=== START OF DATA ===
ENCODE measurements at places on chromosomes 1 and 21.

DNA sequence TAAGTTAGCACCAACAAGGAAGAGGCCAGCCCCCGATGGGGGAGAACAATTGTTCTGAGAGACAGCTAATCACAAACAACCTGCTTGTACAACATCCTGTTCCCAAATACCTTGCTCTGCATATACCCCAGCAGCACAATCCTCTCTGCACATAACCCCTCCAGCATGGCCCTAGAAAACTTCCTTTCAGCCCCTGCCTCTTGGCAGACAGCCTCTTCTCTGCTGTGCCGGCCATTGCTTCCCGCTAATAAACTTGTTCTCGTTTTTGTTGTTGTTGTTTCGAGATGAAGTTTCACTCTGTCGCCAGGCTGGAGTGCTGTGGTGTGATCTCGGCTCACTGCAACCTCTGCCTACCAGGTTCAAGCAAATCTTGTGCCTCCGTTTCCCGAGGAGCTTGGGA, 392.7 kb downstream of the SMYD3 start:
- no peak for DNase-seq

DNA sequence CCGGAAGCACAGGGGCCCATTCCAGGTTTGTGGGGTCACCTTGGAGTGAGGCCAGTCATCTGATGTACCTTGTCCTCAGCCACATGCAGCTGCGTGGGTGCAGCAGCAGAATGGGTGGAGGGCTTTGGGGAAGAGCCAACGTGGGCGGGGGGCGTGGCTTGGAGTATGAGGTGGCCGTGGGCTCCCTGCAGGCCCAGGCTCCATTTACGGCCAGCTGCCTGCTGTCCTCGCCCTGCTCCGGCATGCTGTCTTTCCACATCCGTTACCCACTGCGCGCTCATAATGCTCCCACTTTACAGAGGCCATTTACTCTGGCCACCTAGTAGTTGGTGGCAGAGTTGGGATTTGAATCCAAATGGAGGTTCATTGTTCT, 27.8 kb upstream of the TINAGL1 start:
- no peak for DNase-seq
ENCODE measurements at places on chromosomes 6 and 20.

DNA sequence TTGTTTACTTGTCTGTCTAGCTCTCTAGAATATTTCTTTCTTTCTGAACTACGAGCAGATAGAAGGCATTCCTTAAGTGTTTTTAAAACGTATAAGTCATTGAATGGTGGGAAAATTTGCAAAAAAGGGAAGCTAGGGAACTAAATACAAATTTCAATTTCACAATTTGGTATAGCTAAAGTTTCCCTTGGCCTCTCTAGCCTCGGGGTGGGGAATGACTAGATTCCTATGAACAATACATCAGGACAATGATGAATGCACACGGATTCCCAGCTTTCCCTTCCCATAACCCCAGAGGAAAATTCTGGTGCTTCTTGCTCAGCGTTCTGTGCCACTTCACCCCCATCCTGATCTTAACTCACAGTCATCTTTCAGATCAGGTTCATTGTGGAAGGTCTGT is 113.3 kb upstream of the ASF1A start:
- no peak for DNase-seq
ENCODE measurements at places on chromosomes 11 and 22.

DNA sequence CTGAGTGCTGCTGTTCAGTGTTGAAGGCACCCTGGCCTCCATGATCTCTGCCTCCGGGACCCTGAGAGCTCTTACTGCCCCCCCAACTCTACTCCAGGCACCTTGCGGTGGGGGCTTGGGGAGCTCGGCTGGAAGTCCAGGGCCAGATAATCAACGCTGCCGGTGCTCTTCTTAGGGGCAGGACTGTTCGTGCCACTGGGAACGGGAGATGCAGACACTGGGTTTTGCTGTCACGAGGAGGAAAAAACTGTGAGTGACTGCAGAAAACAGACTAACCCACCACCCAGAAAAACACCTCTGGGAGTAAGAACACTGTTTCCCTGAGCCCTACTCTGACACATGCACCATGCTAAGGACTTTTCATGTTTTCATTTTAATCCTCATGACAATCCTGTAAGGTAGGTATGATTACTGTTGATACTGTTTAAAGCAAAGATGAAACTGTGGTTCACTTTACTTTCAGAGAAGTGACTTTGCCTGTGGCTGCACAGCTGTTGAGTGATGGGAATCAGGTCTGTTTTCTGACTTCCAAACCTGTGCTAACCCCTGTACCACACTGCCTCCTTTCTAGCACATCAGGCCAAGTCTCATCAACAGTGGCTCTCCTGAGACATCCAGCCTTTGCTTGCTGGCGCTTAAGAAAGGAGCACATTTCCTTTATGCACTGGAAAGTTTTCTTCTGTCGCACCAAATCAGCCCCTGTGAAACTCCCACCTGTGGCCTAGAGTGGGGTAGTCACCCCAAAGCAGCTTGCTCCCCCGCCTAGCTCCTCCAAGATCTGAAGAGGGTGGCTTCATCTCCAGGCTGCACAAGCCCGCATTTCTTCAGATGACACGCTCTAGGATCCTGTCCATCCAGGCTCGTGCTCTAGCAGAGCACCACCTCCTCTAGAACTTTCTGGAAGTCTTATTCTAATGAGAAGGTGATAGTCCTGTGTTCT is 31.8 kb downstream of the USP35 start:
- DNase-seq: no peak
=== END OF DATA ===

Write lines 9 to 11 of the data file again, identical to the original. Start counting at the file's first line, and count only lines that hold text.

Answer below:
ENCODE measurements at places on chromosomes 11 and 22.

DNA sequence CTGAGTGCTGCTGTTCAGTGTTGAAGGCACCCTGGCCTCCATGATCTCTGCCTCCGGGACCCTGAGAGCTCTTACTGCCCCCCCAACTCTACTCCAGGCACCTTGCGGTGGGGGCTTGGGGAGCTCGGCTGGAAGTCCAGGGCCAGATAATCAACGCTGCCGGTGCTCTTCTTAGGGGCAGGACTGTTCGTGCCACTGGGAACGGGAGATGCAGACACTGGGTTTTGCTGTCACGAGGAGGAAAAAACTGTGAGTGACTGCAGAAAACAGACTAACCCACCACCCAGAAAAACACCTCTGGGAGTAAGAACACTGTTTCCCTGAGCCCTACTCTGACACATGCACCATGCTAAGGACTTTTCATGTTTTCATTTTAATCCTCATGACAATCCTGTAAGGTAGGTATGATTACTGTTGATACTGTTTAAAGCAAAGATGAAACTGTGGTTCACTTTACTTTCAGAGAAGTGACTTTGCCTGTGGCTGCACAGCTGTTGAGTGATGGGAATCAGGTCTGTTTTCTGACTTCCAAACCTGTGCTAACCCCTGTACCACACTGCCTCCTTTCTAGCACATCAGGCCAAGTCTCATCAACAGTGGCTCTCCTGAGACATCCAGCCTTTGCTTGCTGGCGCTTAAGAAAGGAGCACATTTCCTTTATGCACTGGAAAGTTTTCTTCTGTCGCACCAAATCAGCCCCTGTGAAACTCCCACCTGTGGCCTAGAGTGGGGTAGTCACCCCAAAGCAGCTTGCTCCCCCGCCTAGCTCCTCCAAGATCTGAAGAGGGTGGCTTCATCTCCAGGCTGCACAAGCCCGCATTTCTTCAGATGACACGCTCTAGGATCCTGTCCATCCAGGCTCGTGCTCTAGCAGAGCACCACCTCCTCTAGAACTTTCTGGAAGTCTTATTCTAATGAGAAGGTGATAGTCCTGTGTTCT is 31.8 kb downstream of the USP35 start:
- DNase-seq: no peak